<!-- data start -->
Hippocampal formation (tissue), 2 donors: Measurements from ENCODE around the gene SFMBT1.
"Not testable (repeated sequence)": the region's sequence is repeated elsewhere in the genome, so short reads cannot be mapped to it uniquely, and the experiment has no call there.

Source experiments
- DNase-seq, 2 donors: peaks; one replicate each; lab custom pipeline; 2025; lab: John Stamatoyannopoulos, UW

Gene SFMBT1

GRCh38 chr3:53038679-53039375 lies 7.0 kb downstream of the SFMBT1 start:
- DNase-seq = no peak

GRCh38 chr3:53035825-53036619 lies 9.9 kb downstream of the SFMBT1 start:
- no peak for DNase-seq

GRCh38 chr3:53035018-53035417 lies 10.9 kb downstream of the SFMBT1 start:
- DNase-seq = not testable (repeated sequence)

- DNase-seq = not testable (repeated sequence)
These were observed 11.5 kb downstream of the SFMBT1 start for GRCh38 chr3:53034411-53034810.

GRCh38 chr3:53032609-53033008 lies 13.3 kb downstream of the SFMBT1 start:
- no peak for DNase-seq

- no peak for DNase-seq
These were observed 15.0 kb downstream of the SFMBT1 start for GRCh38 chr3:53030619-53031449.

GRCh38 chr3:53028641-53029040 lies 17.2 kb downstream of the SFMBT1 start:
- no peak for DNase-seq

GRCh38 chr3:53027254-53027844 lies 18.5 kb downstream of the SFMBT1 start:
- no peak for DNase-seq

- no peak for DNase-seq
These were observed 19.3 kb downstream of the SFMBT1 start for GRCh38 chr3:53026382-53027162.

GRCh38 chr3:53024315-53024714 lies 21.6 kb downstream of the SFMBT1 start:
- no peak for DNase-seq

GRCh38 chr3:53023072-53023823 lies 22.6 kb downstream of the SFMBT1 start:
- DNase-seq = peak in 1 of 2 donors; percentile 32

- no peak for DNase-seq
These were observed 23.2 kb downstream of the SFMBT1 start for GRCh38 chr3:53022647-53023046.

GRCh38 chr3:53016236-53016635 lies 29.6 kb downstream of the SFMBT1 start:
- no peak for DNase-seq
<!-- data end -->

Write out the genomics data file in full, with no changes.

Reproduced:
Hippocampal formation (tissue), 2 donors: Measurements from ENCODE around the gene SFMBT1.
"Not testable (repeated sequence)": the region's sequence is repeated elsewhere in the genome, so short reads cannot be mapped to it uniquely, and the experiment has no call there.

Source experiments
- DNase-seq, 2 donors: peaks; one replicate each; lab custom pipeline; 2025; lab: John Stamatoyannopoulos, UW

Gene SFMBT1

GRCh38 chr3:53038679-53039375 lies 7.0 kb downstream of the SFMBT1 start:
- DNase-seq = no peak

GRCh38 chr3:53035825-53036619 lies 9.9 kb downstream of the SFMBT1 start:
- no peak for DNase-seq

GRCh38 chr3:53035018-53035417 lies 10.9 kb downstream of the SFMBT1 start:
- DNase-seq = not testable (repeated sequence)

- DNase-seq = not testable (repeated sequence)
These were observed 11.5 kb downstream of the SFMBT1 start for GRCh38 chr3:53034411-53034810.

GRCh38 chr3:53032609-53033008 lies 13.3 kb downstream of the SFMBT1 start:
- no peak for DNase-seq

- no peak for DNase-seq
These were observed 15.0 kb downstream of the SFMBT1 start for GRCh38 chr3:53030619-53031449.

GRCh38 chr3:53028641-53029040 lies 17.2 kb downstream of the SFMBT1 start:
- no peak for DNase-seq

GRCh38 chr3:53027254-53027844 lies 18.5 kb downstream of the SFMBT1 start:
- no peak for DNase-seq

- no peak for DNase-seq
These were observed 19.3 kb downstream of the SFMBT1 start for GRCh38 chr3:53026382-53027162.

GRCh38 chr3:53024315-53024714 lies 21.6 kb downstream of the SFMBT1 start:
- no peak for DNase-seq

GRCh38 chr3:53023072-53023823 lies 22.6 kb downstream of the SFMBT1 start:
- DNase-seq = peak in 1 of 2 donors; percentile 32

- no peak for DNase-seq
These were observed 23.2 kb downstream of the SFMBT1 start for GRCh38 chr3:53022647-53023046.

GRCh38 chr3:53016236-53016635 lies 29.6 kb downstream of the SFMBT1 start:
- no peak for DNase-seq